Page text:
Species: U. epops
The Hoopoe is a colourful bird that is found across Afro-Eurasia, notable for its distinctive ‘crown’ of feathers. It is 25–29 cm long, with a 44–48 cm wingspan and a long, thin beak weighing 46-70 grams. This black, white and pink bird is quite unmistakable, especially in its erratic flight, which is like that of a giant butterfly. The song is a trisyllabic “oop-oop-oop”, which gives rise to its English and scientific names.
The Hoopoe is widespread in Europe, Asia, and North Africa, as well as Sub-Saharan Africa and Madagascar. It migrates from all but the southernmost part of its range to the tropics in winter.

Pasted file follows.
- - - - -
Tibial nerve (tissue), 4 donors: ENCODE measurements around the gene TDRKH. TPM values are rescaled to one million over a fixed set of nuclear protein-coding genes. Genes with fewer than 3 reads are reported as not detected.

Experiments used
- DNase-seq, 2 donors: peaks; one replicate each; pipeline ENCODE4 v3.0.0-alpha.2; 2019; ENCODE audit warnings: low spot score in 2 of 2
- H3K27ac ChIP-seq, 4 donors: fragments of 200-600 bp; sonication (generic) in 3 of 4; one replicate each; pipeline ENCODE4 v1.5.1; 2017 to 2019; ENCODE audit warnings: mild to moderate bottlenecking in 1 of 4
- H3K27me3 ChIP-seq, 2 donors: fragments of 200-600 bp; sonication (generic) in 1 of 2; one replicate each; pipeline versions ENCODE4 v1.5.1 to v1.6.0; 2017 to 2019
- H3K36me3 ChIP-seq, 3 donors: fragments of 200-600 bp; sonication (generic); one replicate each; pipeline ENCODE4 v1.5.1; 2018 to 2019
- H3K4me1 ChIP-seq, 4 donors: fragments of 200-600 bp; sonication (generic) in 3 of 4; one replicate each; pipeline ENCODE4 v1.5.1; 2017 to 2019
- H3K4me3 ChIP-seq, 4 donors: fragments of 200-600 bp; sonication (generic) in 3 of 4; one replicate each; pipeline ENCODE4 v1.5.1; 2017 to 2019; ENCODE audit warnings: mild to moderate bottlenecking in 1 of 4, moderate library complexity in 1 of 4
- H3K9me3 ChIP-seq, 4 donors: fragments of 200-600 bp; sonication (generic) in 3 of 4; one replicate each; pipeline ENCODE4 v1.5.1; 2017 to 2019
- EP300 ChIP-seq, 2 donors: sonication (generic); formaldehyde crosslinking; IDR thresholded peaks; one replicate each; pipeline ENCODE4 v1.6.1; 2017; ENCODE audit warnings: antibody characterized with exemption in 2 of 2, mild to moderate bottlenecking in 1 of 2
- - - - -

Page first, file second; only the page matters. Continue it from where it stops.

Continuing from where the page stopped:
It prefers open cultivated ground with short grass or bare patches, and spends much time on the ground hunting insects and worms. The nest is in a hole in a tree or wall. Like those of its relatives, the kingfishers, the nest tends to contain copious amounts of faeces and smell very foul as a protection against predators.
Keoladeo Ghana National Park,
Bharatpur, Rajasthan, India